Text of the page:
Rutenbar receives Donald O. Pederson Best Paper Award
CS Professor and Department Head Rob Rutenbar, faculty in the Coordinated Science Laboratory, was selected as one of the recipients of the 2013 Donald O. Pederson Best Paper Award. Recognizing an article published in IEEE Transactions on Computer-Aided Design of Integrated Circuits and Systems, this annual award is given to a significant research article published in the journal during the preceding two calendar years. Rutenbar was a co-author of “Virtual Probe: A Statistical Framework for Low-Cost Silicon Characterization of Nanoscale Integrated Circuits,” which appeared in the December 2011 issue of the journal.
“IEEE Transactions on CAD is the most elite journal in this area,” said Rutenbar, an Abel Bliss Professor in Engineering at Illinois. “It’s kind of the biggest best paper award in the CAD business.”
The research presented in the article began when Rutenbar read about work on compressive sensing, which was a breakthrough in mathematics. “It gave the ability to re-create a scene from a remarkably small number of observations based on a few assumptions about the mathematical regularity of what you are looking at,” said Rutenbar.
Rutenbar discussed this work with his colleague Xin Li, one of the co-authors of the paper, and how they might use compressive sensing techniques in chip design—in particular for measurements on a wafer’s surface. Such measurements on the surface, called probes, are an important part of the manufacturing process. Even though every chip on a wafer is supposed to be exactly the same, the physics of manufacturing means that there is variation over the surface of the wafer. “You need to be able to measure stuff to be able to predict what is and is not working on the wafer,” said Rutenbar.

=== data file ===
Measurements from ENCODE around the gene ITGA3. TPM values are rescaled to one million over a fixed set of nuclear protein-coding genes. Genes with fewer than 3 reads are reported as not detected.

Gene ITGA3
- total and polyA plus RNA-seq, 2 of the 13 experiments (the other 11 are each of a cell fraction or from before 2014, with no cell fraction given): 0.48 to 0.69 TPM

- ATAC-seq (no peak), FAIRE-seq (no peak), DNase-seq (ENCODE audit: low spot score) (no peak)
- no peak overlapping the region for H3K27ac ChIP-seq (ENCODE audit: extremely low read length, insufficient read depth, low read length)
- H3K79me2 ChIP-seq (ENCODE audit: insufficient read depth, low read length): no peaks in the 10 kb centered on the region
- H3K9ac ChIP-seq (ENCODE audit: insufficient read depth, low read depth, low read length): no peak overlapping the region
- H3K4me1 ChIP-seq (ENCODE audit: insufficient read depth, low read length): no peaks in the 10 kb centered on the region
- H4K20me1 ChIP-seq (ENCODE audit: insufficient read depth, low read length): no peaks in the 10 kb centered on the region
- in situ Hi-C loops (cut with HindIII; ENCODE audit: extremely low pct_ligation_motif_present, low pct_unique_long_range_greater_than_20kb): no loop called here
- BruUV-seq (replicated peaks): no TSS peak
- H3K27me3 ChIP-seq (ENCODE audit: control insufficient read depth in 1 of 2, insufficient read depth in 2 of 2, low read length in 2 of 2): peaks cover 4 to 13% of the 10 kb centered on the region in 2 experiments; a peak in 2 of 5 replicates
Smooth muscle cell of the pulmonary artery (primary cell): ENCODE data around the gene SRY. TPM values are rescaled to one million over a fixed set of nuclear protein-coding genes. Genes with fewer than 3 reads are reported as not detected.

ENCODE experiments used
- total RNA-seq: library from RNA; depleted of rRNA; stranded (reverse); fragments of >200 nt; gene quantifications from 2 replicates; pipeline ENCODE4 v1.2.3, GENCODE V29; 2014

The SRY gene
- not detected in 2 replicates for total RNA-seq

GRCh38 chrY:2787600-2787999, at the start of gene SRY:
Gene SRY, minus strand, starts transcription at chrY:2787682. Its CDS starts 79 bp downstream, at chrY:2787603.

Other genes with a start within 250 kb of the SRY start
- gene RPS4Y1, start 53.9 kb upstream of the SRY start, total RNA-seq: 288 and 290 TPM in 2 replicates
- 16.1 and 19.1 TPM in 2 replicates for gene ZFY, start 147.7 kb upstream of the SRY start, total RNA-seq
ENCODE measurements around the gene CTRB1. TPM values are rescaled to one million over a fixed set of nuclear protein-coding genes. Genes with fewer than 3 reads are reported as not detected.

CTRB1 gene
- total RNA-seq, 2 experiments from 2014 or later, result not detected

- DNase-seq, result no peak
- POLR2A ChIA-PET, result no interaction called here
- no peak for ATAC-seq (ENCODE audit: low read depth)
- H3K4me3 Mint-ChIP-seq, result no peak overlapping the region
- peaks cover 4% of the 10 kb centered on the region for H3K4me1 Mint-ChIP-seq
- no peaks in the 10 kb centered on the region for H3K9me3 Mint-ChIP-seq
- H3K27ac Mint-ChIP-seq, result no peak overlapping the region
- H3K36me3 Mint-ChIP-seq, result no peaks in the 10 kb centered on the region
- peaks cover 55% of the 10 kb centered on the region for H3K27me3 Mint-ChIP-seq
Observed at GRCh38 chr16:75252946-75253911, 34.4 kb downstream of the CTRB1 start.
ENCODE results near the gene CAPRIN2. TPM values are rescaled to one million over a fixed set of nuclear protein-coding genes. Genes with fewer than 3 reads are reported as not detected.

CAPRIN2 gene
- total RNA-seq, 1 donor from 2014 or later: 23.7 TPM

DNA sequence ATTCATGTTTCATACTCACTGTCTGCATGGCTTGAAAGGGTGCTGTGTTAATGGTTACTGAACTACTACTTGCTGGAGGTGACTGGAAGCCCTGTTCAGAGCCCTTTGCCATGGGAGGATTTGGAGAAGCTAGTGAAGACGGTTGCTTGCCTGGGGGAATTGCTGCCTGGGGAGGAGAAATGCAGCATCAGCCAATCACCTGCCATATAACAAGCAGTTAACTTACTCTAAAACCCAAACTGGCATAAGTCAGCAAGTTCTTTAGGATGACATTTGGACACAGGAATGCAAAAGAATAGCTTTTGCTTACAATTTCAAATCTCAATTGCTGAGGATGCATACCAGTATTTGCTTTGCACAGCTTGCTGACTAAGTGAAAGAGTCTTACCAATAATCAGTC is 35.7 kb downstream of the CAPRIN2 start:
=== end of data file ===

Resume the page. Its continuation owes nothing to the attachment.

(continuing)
However, probing the surface of the wafer can be a time-consuming, expensive process. Rutenbar and his colleagues came up with what they called a “virtual probe.” Rutenbar explained, “You put a small number of physical probes down, and then using reconstructive mathematics, you can predict results at other locations that you did not physically probe.”
The process could have implications in industry. Several of Rutenbar’s co-authors were from IBM, which provided actual industrial data for use in the research. “The people from IBM were excited by the opportunities presented by the technologies,” said Rutenbar. “We’re hoping there’s going to be some uptake.”
Rutenbar’s more recent research interests have focused on developing custom computer architectures for difficult problems and on machine learning and statistical inference. Though he is not working directly on developing tools like the one which led to the Pederson Award, “the math that describes the things I’m designing now is basically what we won the best paper award for,” he said.
Rutenbar is a Fellow of IEEE and ACM. He received the Semiconductor Research Corporation Aristotle Award in 2001 and the IEEE Circuits and Systems Industrial Pioneer Award in 2007. Rutenbar’s first startup company, Neolinear, was acquired by Cadence (NASDAQ: CDNS) in 2004. At his second startup, Voci Technologies, he currently serves as Chairman and Chief Scientist.